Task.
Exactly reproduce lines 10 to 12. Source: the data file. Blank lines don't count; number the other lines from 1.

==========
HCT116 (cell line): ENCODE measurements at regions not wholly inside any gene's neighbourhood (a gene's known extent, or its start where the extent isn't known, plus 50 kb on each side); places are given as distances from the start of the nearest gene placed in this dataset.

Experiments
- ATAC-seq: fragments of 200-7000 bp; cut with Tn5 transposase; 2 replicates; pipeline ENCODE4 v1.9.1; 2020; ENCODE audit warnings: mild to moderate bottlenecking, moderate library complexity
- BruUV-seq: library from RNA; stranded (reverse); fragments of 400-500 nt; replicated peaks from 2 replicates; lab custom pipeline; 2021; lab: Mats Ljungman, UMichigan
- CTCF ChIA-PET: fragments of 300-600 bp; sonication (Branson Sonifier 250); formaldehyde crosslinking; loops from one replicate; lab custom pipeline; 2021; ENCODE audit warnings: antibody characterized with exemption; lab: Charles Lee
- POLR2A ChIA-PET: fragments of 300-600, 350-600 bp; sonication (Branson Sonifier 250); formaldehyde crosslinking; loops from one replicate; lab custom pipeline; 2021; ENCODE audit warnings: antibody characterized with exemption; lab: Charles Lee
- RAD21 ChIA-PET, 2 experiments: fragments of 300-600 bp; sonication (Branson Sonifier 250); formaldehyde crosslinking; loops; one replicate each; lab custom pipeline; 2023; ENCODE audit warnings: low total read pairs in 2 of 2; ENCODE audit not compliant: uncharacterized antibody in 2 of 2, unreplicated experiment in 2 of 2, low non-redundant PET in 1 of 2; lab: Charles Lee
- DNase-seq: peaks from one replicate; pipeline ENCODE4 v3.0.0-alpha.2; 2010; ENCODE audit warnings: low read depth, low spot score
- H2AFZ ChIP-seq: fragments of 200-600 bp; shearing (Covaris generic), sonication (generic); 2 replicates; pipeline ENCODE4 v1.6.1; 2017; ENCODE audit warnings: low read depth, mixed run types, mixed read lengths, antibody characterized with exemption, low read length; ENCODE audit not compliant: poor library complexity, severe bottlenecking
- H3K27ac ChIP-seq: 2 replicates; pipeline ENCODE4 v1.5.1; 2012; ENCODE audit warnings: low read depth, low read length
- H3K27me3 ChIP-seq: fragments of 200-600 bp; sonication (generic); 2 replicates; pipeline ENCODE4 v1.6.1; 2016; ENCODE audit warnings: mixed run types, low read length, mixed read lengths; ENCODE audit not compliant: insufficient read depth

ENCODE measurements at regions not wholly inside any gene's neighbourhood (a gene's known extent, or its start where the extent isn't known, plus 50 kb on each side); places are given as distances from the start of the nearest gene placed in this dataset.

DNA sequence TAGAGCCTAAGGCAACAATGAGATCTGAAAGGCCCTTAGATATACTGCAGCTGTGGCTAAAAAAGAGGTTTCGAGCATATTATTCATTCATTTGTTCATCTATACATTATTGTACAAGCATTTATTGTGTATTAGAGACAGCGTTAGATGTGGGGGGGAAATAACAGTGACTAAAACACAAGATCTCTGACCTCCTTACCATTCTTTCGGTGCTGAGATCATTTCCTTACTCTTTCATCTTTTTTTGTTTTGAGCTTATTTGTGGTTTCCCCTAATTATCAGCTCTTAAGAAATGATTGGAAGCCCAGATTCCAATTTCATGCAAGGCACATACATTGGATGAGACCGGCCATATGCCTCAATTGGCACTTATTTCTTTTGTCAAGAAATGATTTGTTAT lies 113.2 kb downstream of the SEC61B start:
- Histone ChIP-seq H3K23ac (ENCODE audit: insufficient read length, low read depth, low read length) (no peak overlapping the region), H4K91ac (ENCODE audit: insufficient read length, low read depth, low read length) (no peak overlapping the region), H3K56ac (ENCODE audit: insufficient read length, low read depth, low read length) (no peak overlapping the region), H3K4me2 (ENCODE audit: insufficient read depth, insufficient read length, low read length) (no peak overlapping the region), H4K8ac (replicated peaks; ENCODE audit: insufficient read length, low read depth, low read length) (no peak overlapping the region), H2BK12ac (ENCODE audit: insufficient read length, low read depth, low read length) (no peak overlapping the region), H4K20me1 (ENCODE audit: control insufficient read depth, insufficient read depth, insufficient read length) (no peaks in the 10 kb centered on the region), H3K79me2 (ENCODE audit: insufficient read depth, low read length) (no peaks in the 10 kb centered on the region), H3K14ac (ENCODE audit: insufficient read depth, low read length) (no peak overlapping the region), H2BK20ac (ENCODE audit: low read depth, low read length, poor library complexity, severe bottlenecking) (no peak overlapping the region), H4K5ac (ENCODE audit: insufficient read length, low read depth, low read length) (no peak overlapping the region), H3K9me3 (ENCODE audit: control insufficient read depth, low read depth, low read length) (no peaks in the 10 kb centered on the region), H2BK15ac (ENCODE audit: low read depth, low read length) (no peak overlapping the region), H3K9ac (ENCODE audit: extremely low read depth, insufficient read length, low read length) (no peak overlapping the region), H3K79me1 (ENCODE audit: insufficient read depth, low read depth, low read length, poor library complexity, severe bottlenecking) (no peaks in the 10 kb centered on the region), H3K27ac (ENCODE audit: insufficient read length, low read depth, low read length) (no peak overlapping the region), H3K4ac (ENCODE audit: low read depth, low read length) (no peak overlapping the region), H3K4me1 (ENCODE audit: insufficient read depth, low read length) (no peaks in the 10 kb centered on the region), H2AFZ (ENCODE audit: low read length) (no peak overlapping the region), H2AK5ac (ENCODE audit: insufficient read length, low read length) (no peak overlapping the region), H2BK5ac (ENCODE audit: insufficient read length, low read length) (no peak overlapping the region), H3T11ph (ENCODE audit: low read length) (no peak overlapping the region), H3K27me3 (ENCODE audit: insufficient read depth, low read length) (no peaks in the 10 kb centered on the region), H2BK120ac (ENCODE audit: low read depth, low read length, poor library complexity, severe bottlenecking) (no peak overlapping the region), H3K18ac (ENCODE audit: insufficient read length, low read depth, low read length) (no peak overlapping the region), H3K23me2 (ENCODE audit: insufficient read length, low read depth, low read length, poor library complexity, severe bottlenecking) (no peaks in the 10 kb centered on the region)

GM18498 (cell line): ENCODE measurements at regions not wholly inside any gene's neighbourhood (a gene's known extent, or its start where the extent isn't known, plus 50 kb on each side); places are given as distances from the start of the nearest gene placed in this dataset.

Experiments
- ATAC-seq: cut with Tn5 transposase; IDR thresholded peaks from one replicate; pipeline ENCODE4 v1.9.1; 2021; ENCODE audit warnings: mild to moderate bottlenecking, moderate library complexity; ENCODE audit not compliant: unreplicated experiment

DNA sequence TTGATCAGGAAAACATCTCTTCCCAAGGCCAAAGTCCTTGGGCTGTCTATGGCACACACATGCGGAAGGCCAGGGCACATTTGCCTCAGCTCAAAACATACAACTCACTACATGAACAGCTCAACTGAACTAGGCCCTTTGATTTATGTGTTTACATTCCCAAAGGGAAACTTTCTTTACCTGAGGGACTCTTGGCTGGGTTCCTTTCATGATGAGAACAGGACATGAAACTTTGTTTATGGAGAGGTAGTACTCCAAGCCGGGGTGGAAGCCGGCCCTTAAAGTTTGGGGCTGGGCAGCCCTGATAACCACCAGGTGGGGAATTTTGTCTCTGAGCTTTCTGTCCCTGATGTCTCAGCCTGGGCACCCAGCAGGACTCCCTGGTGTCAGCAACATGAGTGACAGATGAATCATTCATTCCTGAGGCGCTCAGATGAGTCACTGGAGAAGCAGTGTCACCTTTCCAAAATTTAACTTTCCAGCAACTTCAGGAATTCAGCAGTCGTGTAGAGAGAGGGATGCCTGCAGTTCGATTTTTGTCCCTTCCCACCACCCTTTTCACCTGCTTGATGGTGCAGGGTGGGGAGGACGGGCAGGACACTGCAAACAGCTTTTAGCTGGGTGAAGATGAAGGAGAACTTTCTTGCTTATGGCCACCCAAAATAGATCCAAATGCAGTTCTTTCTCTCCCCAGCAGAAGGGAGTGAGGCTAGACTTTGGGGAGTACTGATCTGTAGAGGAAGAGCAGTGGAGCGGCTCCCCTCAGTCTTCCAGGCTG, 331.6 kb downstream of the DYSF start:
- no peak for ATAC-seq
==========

- H3K27ac ChIP-seq: 2 replicates; pipeline ENCODE4 v1.5.1; 2012; ENCODE audit warnings: low read depth, low read length
- H3K27me3 ChIP-seq: fragments of 200-600 bp; sonication (generic); 2 replicates; pipeline ENCODE4 v1.6.1; 2016; ENCODE audit warnings: mixed run types, low read length, mixed read lengths; ENCODE audit not compliant: insufficient read depth

ENCODE measurements at regions not wholly inside any gene's neighbourhood (a gene's known extent, or its start where the extent isn't known, plus 50 kb on each side); places are given as distances from the start of the nearest gene placed in this dataset.